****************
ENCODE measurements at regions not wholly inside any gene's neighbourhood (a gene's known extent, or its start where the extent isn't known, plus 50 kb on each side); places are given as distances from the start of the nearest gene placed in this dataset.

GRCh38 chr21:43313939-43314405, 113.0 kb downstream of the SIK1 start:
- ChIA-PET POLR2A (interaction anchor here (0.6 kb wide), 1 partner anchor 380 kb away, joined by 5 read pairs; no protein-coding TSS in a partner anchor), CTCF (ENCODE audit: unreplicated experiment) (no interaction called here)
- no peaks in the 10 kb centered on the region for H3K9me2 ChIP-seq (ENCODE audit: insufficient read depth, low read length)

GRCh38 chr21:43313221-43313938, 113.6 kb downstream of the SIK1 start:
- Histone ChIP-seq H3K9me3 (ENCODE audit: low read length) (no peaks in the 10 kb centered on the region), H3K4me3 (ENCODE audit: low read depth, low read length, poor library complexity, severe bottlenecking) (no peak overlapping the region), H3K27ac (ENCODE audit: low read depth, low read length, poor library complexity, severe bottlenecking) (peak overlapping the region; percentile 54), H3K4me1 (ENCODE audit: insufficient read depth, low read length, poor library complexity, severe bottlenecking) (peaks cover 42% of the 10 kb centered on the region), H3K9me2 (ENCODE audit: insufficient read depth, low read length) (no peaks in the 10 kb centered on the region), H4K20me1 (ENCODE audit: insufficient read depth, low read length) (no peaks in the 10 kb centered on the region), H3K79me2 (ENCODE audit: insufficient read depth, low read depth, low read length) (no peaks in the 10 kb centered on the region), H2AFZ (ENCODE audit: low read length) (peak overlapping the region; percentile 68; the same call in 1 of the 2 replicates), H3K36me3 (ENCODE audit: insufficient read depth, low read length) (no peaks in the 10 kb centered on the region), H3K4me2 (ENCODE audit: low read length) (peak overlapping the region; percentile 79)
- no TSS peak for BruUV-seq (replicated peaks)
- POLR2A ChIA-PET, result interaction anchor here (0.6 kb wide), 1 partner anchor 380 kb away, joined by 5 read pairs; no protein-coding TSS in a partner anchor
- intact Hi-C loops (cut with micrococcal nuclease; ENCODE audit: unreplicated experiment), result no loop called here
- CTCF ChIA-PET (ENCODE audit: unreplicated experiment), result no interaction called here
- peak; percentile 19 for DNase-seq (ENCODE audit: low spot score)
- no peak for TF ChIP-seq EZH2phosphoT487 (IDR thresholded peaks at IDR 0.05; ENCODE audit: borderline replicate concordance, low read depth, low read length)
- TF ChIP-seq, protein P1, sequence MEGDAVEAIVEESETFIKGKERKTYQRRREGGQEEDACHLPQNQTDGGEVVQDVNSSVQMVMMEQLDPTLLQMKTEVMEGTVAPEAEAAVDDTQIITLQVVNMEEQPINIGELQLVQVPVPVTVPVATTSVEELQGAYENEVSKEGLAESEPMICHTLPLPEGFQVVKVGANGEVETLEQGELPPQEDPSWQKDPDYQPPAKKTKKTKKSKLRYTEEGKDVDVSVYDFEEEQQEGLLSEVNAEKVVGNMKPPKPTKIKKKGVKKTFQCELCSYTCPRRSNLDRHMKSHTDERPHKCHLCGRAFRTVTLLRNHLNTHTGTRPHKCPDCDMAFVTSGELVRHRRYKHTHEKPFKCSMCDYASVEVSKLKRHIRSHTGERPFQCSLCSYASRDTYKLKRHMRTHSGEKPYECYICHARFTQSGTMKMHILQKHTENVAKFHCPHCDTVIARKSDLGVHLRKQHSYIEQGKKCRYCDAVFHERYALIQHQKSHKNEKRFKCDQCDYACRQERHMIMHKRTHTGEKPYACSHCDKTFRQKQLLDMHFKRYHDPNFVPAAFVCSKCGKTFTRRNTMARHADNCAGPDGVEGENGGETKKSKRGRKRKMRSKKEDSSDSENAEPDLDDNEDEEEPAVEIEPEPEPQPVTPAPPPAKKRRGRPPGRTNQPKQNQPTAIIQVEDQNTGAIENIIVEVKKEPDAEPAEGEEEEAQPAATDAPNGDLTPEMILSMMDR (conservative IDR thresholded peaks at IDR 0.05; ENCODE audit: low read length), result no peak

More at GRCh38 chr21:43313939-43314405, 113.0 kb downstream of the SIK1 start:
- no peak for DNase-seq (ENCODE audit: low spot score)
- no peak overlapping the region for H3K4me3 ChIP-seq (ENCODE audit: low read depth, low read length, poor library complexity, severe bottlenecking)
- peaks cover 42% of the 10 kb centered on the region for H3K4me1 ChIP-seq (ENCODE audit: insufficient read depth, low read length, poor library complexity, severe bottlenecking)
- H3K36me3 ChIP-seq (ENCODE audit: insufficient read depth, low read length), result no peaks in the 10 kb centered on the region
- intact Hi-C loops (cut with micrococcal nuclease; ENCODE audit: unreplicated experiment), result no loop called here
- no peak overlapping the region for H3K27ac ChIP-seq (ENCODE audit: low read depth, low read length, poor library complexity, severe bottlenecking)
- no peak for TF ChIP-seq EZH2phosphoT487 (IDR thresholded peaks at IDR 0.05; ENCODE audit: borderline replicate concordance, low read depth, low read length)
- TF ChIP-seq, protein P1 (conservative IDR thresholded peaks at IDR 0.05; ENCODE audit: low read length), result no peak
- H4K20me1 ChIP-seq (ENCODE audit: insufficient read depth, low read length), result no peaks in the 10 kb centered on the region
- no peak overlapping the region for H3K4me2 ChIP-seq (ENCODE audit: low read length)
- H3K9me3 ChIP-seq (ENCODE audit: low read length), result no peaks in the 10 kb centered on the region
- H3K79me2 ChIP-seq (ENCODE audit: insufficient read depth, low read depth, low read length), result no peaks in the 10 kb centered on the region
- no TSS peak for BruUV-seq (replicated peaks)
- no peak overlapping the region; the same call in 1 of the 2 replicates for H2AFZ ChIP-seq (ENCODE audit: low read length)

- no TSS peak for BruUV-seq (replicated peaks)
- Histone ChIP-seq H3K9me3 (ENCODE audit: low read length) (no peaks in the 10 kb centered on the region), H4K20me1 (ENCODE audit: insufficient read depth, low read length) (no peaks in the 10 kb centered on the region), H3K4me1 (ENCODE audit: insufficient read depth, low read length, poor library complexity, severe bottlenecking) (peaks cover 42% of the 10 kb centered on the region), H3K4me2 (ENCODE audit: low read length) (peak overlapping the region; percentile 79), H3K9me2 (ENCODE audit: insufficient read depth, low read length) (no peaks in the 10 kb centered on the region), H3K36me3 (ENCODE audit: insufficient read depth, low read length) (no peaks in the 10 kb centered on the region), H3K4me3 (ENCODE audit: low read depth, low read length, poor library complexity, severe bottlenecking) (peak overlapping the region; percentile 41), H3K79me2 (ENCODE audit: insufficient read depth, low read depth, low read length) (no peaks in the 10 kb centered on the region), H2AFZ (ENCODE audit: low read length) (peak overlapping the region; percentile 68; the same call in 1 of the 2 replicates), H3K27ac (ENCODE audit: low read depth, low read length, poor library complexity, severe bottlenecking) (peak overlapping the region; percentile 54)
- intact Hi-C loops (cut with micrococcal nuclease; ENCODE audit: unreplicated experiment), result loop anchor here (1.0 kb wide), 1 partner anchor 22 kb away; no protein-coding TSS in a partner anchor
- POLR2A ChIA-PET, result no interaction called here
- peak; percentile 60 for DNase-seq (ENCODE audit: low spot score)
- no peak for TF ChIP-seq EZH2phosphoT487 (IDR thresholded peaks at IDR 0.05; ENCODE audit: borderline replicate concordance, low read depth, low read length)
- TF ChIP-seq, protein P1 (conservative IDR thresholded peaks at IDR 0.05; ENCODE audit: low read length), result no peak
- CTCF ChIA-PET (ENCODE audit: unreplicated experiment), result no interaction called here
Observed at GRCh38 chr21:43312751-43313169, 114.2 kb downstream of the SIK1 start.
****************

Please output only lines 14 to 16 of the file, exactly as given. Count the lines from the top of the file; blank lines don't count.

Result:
More at GRCh38 chr21:43313939-43314405, 113.0 kb downstream of the SIK1 start:
- no peak for DNase-seq (ENCODE audit: low spot score)
- no peak overlapping the region for H3K4me3 ChIP-seq (ENCODE audit: low read depth, low read length, poor library complexity, severe bottlenecking)